The "Dying High" video said more teens go to the emergency room for complications from using marijuana than heroin. Binge drinking is another problem with young people, since they are not aware the effects of alcohol will hit them suddenly.
Many can end up in a coma or choke on their own vomit, as the body tries to get rid of the poison, but they are too intoxicated to help themselves.
Whittlinger said people only need to "read the paper" to see the number of late-night vehicle thefts reported, which are generally by young people wanting to find drug money. He implored people to lock their car doors and take their valuables in the house.
Also, don't be afraid to call 911 as soon as suspicious activity is witnessed, no matter how late. "A business was shot into on Broad Street and someone saw it and didn't call. They didn't think it was an emergency," Taggart said, and the shooter was never caught.
People can also choose to remain anonymous, he added.
Grove City "has everything every city has but less of it," Taggart said. The force knows repeat offenders and know of 25 to 30 individuals who drive to New Castle daily to bring drugs back to Grove City, he noted.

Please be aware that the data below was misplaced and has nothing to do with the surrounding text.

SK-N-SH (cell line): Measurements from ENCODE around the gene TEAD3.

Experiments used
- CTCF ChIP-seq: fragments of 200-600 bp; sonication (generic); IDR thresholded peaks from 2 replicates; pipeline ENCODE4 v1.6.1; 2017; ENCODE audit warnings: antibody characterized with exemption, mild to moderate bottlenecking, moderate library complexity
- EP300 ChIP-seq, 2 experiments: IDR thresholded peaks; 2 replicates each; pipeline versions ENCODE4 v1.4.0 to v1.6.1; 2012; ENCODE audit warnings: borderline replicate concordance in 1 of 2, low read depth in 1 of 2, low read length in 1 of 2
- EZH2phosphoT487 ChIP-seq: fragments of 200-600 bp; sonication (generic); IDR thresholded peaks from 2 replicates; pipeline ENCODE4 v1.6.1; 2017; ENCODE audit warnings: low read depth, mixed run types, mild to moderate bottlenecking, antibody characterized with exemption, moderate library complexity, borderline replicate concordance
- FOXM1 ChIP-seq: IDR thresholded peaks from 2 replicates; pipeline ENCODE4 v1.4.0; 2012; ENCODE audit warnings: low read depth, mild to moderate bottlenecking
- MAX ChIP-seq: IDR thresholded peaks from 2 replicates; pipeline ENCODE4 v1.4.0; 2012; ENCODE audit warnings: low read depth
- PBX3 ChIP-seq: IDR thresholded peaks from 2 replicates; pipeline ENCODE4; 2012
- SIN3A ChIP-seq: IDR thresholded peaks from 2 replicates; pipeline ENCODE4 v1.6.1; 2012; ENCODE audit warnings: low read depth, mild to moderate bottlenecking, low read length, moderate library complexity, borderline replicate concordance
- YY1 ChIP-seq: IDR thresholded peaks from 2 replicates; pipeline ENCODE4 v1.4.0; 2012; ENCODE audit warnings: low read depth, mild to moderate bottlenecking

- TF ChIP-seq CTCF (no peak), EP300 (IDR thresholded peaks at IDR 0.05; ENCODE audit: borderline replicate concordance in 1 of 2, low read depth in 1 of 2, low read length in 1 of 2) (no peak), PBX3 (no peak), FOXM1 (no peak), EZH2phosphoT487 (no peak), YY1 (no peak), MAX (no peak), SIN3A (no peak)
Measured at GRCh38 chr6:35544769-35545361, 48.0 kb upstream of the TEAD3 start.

"Parents don't want to hear their kids are fighting or they're on drugs," Taggart said. "I've had 30-year-olds whose parents get upset at me if I arrest them."
Molly Bengs, 17, a member of Students Against Destructive Decisions, was volunteering for the opening night. Using substances is "a touchy subject" at Grove City High School, because people don't want to be judged, she said.
Bengs is trying to do her part, however, because "I just want to help people realize that drugs are a problem and we have to do something about it."
Those interested in the viewing Reality Tour on March 18 may visit www.grovecityrotaryclub.org, to register. There are 60 spots available (30 students/30 parents or guardian). Others tours are scheduled for April 15, May 20 and then the second Thursday of every month. Cost is $5.
Published March 6, 2013, in Allied News. Pick up a copy at 201 A Erie St., Grove City.